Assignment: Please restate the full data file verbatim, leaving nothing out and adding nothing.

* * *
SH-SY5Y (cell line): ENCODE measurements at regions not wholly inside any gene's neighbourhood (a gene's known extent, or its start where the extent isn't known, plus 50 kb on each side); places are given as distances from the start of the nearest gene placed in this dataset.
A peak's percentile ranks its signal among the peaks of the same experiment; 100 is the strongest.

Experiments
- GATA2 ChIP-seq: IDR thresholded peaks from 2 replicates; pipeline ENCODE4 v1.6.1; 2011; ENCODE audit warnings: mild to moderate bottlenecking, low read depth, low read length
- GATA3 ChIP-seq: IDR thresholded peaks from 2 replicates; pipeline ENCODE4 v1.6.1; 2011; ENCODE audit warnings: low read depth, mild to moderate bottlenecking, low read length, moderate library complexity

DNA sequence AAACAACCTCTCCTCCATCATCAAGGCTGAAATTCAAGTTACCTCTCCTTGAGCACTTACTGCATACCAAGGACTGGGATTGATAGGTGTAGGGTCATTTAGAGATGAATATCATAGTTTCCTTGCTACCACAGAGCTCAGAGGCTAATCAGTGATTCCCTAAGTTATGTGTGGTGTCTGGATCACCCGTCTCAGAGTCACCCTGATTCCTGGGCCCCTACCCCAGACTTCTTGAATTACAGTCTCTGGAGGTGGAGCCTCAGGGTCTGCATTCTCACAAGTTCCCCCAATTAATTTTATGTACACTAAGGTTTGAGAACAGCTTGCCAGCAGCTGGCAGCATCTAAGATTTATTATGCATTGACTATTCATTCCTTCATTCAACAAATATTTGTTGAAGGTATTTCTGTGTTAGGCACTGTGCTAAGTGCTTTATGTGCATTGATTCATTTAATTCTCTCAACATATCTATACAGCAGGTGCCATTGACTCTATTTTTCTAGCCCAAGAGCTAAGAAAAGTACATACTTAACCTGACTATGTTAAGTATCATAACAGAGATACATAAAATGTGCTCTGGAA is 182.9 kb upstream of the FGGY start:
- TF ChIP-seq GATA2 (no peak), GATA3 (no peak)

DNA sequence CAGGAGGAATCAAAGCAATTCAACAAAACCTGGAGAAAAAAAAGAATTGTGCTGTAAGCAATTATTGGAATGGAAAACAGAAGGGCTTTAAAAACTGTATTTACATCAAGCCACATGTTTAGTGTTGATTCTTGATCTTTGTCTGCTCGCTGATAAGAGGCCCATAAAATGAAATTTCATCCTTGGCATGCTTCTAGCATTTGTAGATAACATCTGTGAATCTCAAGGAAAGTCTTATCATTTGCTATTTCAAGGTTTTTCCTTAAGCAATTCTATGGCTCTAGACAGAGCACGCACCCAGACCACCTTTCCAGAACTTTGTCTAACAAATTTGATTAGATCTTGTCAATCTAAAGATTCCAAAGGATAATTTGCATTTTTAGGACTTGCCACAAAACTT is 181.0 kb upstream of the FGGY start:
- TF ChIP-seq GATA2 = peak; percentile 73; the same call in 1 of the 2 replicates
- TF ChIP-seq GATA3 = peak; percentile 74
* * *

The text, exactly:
SH-SY5Y (cell line): ENCODE measurements at regions not wholly inside any gene's neighbourhood (a gene's known extent, or its start where the extent isn't known, plus 50 kb on each side); places are given as distances from the start of the nearest gene placed in this dataset.
A peak's percentile ranks its signal among the peaks of the same experiment; 100 is the strongest.

Experiments
- GATA2 ChIP-seq: IDR thresholded peaks from 2 replicates; pipeline ENCODE4 v1.6.1; 2011; ENCODE audit warnings: mild to moderate bottlenecking, low read depth, low read length
- GATA3 ChIP-seq: IDR thresholded peaks from 2 replicates; pipeline ENCODE4 v1.6.1; 2011; ENCODE audit warnings: low read depth, mild to moderate bottlenecking, low read length, moderate library complexity

DNA sequence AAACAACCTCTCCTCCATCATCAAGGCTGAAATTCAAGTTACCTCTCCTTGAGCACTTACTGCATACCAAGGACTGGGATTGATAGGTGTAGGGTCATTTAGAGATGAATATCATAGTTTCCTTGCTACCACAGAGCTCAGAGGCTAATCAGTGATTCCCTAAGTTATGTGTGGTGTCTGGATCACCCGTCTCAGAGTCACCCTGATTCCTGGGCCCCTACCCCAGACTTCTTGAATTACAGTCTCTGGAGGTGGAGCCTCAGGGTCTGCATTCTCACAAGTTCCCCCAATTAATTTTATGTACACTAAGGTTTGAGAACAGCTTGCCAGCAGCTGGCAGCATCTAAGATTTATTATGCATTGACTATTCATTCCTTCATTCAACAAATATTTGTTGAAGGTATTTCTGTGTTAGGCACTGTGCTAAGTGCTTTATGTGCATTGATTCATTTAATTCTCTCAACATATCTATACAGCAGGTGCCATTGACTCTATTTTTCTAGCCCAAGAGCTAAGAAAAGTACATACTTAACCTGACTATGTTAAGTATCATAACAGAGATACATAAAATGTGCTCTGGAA is 182.9 kb upstream of the FGGY start:
- TF ChIP-seq GATA2 (no peak), GATA3 (no peak)

DNA sequence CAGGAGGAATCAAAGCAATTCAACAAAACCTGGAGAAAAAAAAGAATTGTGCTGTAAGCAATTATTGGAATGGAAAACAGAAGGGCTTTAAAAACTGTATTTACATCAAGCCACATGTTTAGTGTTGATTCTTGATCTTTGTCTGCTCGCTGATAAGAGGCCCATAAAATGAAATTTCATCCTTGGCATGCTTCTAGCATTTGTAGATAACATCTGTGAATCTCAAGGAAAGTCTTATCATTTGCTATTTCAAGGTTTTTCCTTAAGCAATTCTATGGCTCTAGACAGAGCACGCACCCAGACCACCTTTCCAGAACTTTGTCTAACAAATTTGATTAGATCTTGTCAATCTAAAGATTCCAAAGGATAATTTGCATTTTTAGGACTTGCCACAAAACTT is 181.0 kb upstream of the FGGY start:
- TF ChIP-seq GATA2 = peak; percentile 73; the same call in 1 of the 2 replicates
- TF ChIP-seq GATA3 = peak; percentile 74